Image credit © NASA/JPL-Caltech
All the galaxies in the Universe host a supermassive black hole of unknown origin at their center and the mass of the black hole correlates with that of the galaxy bulges. This indicates that the supermassive black holes influenced the galaxy evolution and vice versa. Understanding how this has happened is a major goal of modern astrophysics.
20% of these supermassive black holes accrete matter, forming very bright objects named active galactic nuclei. From the vicinity of the supermassive black holes, they emit X-rays that, thanks to their penetrating power, can probe matter along the line of sight. This allowed astronomers to detect blue shifted and ionized Iron absorption troughs (around 7-10 keV) due to fast outflowing gas in about 40% of nearby active galactic nuclei. In some cases, these “winds” seem able to carry enough energy to sweep away the interstellar dust in the galaxy bulges, thus installing a feedback mechanism able to self-regulate the star formation and the central black holes growth. In other words, they can possibly explain how the supermassive black holes and the galaxies co-evolved across cosmic times.
The X-IFU’s high collecting area over two decades of energies (0.2-12 keV) and its very high spectral resolution (2.5 eV up to 7 keV) will allow us to test this hypothesis by studying the geometry and physical state of the winds via detailed spectral analysis of the associated absorption and emission features. We are thus using toy models to simulate “typical” nearby active galactic nuclei spectra to infer how the X-IFU will map the entire space of the physical parameters of the winds. We are considering ranges of ionization states, and/or velocity, and/or absorbing columns that are inaccessible to the current X-ray telescopes. This information will be crucial to firmly assess the real wind energy injection onto the host galaxies and thus to verify the initial hypothesis.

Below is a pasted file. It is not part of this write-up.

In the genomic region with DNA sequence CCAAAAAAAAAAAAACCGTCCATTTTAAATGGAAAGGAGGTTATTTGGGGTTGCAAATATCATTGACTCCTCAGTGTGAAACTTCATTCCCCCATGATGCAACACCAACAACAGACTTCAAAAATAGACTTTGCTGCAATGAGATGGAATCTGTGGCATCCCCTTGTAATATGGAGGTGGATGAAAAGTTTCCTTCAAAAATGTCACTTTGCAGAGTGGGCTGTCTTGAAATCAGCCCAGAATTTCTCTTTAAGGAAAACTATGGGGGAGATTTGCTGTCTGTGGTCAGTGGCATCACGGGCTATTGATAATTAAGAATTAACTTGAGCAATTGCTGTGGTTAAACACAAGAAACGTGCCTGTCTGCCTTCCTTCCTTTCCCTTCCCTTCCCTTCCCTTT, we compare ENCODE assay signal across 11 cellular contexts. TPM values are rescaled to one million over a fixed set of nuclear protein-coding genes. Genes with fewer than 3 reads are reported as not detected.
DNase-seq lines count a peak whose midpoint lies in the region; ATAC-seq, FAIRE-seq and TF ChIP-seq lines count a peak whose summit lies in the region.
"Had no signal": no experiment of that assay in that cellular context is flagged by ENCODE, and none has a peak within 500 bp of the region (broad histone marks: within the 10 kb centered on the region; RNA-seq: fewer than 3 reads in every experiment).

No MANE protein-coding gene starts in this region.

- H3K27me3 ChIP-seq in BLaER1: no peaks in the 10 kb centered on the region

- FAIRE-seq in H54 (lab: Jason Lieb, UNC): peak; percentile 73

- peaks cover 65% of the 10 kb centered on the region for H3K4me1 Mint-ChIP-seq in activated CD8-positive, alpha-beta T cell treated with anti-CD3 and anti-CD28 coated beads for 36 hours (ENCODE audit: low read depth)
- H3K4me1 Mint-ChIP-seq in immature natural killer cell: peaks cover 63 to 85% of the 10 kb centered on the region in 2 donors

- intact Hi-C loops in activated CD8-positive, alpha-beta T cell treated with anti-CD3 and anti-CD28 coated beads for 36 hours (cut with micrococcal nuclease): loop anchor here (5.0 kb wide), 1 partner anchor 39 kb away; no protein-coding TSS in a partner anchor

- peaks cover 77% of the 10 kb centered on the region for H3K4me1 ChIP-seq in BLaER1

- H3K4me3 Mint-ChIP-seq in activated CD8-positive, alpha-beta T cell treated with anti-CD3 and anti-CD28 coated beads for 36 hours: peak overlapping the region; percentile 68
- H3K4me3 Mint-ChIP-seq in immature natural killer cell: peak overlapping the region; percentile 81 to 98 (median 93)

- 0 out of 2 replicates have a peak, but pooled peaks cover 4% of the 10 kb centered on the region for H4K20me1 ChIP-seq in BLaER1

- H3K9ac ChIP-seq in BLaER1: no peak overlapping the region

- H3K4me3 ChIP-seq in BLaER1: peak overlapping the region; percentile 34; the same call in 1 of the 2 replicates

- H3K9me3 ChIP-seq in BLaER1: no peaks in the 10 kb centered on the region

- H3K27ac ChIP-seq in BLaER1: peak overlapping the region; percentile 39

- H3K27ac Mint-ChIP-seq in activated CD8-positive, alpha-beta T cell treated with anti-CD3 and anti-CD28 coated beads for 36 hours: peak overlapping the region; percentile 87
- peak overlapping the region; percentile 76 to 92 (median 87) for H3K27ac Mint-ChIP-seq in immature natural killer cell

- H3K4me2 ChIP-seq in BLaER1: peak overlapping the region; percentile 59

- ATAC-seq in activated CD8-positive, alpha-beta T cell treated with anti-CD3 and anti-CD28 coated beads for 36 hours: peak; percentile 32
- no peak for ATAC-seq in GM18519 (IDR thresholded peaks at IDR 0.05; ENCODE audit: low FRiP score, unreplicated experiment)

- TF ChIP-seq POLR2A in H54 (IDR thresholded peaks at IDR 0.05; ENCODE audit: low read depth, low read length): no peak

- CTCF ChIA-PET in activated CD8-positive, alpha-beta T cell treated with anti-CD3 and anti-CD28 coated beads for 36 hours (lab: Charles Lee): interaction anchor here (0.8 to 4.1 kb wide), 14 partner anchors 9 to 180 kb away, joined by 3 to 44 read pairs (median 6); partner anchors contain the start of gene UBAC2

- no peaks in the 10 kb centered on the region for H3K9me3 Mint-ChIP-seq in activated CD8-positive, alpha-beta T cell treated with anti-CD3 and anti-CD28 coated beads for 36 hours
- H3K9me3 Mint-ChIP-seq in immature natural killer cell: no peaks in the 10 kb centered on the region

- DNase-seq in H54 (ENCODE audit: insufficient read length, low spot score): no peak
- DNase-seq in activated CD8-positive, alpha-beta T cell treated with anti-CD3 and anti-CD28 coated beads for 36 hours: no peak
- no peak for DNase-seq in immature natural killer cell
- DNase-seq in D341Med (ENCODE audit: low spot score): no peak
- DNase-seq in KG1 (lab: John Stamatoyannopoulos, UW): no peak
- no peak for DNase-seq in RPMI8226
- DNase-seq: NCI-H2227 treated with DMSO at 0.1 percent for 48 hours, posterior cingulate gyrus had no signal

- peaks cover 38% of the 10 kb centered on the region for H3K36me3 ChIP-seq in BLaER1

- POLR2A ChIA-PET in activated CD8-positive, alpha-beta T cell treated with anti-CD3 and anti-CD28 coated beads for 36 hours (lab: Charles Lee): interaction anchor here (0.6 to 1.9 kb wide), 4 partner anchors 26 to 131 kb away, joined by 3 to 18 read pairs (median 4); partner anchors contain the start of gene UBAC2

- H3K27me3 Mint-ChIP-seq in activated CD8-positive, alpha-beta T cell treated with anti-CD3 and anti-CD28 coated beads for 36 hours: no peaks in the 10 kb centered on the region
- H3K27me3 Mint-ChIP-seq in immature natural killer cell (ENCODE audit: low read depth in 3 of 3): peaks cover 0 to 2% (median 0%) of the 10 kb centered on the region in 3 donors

Moreover, we plan to use theoretical models to test the launching mechanism of the winds. We now think that the radiation pressure due to the extremely high luminosity of active galactic nuclei and/or the high magnetic field originated by the accretion onto the black holes may drive the outflows. These scenarios predict different variability patterns, density, and ionization profiles of the flows and, possibly, different shapes of the emerging absorbing troughs (Fukumura et al. in prep.). We are thus planning to study if and how the X-IFU can be used in disentangling between these two scenarios.
By Mauro Dadina
Researcher at INAF/OAS
Fig.1: Simulated X-IFU spectrum for a “typical” nearby active galactic nucleus. To test the capabilities of the X-IFU to study the fast winds generated in the active galactic nuclei, the intrinsic power-law continuum is here absorbed by four components (the cold column due to our Galaxy, plus three so called warm absorbers often seen in nearby objects) that are “usually” observed with the current X-ray facilities, even if not always at the same time. On top of those, there is also a fast outflowing wind launched via a magnetic field mechanism. All of these components are expected to originate a plethora of absorption lines (see the upper panel for the theoretical model) that are clearly visible in the X-IFU data (see lower panel).
Fig.2: Zoom in of the 0.6-1.3 keV region of the spectrum presented in Fig. 1. In this case, the underlying model does not include the magnetically launched wind (all the other absorbers are still present, see the red model in the upper panel). Asymmetric absorption features due to OVIII, NeX, FeXXIV are clearly visible in the data-to-model ratio (lower panel) that allows highlighting the blue tail of the absorption troughs, one of the possible signatures of this wind launching mechanism (Fukumura et al. in prep.). It is important to note that the X-IFU will allow the systematic use of the soft X-ray band to study these fast winds. This has been possible only in very few objects with current X-ray telescopes.